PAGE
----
You would be forgiven for thinking that garden sheds have no place in contemporary motor racing, but I disagree. I would go as far as to suggest that a nation without garden sheds would find it difficult to compete in the high tech world of motorsport engineering and racing.
Some of the best and most creative engineers developed their skills and enthusiasm whilst tinkering in sheds at the bottom of their gardens. Repairing a lawn mower, pulling a moped apart, building radio controlled model racing cars, maintaining a dirt bike: all these tasks are the building blocks of a career in motorsport for the young inquisitive mind. Let’s face it, if a lad gets to the age of 15 without knowing how the internal combustion engine works, yet can tell you everything you ever needed to know about using Facebook, its highly unlikely you’ll ever see him towing a trailer with ‘My First Race Car’ on it to the local racetrack.
This is actually a worrying trend and I believe Mark Zuckerberg should share the blame for the shortage of young graduate engineers. Of course engineering is a difficult subject compared to say graphic design or dance, but I have a hunch there would be a correlation between the incidence of garden sheds and the number of engineering graduates in any particular area. Do you know the difference between a crankshaft and a lift shaft? If not, then ask yourself, did your parents have a garden shed? See!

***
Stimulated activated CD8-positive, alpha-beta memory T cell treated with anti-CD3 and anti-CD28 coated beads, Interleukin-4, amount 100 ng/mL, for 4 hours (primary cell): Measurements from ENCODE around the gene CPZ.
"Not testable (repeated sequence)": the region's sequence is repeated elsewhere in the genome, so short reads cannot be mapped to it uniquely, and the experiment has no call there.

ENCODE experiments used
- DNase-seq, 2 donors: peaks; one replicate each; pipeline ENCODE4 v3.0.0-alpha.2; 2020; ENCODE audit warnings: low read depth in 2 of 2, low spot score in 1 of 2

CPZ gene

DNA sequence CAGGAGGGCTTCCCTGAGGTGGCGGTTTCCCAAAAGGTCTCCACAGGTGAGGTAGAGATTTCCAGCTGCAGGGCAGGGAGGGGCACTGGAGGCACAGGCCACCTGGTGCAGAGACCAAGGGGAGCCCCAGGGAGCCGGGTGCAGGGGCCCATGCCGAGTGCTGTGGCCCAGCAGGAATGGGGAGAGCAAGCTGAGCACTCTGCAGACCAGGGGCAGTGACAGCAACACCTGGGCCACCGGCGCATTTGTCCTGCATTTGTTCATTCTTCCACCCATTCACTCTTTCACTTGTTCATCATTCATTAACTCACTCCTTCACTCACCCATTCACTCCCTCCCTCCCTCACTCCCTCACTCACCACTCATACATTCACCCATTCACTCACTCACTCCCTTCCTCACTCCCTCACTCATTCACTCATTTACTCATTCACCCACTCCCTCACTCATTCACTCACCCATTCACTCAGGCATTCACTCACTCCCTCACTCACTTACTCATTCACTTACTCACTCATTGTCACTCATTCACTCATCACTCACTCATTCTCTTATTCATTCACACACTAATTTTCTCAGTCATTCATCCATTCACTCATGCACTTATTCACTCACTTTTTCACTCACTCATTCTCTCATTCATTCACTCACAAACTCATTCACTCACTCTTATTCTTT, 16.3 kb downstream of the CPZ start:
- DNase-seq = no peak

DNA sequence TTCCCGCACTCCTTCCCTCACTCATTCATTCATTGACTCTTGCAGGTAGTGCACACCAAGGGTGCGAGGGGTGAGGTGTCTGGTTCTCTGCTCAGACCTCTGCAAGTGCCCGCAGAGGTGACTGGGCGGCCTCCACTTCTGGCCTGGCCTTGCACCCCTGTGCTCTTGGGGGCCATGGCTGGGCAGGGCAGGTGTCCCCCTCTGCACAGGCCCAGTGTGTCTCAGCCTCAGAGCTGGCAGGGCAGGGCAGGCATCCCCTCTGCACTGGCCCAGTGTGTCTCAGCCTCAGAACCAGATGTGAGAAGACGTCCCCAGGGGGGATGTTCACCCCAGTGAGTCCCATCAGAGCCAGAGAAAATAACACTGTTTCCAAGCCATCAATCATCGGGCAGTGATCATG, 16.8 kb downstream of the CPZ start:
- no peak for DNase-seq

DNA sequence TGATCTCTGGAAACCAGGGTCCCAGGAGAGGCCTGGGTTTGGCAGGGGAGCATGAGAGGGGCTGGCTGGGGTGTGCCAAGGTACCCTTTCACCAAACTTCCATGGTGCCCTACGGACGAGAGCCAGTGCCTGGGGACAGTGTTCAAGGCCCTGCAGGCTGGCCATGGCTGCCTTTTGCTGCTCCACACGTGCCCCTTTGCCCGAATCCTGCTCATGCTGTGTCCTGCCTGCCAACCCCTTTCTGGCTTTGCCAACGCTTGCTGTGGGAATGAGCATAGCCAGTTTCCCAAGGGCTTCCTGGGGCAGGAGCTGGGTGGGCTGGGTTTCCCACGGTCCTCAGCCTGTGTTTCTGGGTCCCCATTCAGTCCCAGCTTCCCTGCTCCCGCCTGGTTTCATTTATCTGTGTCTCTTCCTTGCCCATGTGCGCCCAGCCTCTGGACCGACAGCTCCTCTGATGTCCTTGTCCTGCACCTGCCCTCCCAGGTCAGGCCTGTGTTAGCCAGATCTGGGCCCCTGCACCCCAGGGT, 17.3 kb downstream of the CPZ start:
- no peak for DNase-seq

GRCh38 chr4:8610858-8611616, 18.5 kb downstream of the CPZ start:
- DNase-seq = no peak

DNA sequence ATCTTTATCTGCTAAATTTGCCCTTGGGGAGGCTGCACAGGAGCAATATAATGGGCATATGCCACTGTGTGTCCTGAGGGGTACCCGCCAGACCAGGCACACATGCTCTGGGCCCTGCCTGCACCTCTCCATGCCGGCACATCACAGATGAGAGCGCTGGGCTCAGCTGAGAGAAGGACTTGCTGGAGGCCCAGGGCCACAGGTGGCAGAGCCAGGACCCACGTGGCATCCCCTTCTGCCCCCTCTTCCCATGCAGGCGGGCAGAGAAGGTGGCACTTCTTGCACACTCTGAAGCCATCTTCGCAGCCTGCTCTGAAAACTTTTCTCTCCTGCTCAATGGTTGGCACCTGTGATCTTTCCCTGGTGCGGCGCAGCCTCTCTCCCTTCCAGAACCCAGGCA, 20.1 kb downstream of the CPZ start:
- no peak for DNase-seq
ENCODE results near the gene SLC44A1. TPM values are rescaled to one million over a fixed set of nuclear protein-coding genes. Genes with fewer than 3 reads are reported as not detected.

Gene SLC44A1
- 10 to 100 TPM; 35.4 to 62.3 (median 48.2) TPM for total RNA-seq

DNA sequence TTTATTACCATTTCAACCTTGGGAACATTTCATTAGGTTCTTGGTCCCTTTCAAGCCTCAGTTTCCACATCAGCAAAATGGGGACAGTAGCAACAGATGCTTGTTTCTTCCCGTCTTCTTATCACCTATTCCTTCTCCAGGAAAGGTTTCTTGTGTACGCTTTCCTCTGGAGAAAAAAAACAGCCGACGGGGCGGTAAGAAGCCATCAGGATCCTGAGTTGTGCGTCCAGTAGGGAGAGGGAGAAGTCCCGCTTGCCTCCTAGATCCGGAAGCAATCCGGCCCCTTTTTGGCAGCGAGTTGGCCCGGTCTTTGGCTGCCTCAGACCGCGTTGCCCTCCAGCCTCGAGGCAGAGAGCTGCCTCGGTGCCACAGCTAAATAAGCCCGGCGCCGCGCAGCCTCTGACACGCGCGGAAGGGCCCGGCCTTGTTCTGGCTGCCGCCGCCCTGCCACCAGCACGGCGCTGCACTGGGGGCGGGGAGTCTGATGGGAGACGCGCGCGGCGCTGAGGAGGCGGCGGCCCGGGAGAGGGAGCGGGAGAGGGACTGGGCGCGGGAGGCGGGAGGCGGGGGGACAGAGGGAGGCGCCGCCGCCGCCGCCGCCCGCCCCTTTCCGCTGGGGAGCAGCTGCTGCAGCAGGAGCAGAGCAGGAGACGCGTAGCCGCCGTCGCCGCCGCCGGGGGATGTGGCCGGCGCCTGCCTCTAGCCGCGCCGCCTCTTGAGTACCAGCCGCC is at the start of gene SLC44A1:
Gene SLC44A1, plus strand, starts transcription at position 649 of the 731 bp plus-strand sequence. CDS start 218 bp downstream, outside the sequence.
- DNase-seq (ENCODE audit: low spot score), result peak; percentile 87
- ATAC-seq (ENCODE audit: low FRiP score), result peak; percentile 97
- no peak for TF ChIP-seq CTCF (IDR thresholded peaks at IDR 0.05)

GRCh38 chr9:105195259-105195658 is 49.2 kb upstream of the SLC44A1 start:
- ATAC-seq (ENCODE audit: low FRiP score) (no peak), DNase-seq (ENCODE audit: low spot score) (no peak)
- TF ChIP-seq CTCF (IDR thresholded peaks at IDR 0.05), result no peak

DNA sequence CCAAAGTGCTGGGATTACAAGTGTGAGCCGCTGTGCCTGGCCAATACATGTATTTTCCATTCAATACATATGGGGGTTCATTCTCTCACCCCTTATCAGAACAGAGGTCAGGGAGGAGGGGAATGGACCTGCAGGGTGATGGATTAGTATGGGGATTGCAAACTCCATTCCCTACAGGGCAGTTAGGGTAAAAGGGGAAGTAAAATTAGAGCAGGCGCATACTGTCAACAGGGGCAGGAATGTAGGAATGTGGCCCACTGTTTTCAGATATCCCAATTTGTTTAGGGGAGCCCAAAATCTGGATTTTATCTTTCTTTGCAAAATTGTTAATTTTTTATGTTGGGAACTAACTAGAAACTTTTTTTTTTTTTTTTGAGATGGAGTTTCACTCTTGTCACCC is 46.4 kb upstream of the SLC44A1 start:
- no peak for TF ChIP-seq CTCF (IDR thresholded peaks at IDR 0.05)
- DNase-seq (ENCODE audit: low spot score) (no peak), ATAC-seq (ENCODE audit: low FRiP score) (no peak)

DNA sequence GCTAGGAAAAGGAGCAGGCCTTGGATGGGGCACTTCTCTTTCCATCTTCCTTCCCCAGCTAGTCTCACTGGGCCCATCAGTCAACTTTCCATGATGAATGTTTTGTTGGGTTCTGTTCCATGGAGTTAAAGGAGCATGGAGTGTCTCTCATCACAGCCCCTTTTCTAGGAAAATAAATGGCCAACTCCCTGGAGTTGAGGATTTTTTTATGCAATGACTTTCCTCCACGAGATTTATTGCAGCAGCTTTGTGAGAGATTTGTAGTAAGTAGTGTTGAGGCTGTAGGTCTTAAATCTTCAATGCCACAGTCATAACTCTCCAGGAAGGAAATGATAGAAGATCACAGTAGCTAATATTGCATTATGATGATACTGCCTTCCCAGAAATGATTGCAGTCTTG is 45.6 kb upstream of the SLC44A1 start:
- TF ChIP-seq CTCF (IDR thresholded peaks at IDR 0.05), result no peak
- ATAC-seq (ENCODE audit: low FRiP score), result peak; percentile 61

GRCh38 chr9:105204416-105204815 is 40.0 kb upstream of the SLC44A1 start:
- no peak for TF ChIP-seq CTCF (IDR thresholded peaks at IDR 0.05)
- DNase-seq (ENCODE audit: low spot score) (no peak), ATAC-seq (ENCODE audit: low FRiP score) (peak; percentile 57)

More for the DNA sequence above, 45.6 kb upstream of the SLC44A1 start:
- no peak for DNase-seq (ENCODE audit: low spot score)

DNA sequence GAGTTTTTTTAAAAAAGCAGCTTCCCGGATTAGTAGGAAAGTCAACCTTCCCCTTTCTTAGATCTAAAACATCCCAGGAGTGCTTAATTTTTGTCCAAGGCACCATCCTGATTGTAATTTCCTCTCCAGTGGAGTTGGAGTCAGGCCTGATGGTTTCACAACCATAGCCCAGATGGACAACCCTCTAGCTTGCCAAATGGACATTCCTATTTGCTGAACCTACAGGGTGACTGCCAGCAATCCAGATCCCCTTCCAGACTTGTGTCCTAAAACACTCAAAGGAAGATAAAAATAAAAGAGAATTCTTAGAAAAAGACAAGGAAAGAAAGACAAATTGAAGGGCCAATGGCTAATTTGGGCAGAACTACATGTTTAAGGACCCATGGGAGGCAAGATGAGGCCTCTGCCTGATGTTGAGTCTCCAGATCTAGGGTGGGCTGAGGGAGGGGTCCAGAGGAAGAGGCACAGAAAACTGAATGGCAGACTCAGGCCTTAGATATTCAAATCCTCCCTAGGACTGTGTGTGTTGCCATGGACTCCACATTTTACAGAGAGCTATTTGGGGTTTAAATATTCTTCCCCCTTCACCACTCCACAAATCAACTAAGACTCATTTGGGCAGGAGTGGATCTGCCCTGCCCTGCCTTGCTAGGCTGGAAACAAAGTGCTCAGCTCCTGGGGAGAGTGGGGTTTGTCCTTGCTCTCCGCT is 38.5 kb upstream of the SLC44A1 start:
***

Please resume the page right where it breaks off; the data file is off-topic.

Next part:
In my opinion, if children are not exposed to the mechanical world by fixing their own mountain bikes or helping Dad service the family car, can we reasonably expect them to end up maintaining or driving a racing car?
And that’s the issue I see with the development of motor racing in the UAE: not enough sheds. Teenagers living in apartments are clearly condemned to a boring career in IT. Even the bourgeoisie living in villas have to put up with a car port. When was the last time you met someone who had an air-conditioned garage or workshop? They are as rare as hen’s teeth in this part of the world. And that’s why we struggle to get the younger generation away from the computer/TV/fridge when they should be tinkering in the shed.
Not convinced? How about famous sheds. Try the ‘The Malcolm Campbell Shed’. The World Land Speed Record holder Malcolm Campbell built his first shed at Brooklands in 1926 and extended it in 1931. Without this famous shed – now one of the attractions at the ‘The Great Racing Days of Brooklands’ – we would never have had the world record-breaking Blue Bird. You can’t miss it – next door to it is the ‘ERA Shed’!
It doesn’t have to be a garden shed. Formula 1 constructor Ken Tyrrell – the man who discovered multiple world champion Jackie Stewart – started his business in the family’s woodshed. I had the pleasure of running one of Uncle Ken’s last creations, a 1985 Tyrrell 012, and the idea of forming a syndicate to own and race that old Formula 1 car came to me whilst working in my garden shed.
So there we have it. The FIA simply needs to distribute garden sheds if they want to see motorsport develop in the Middle East. Simple.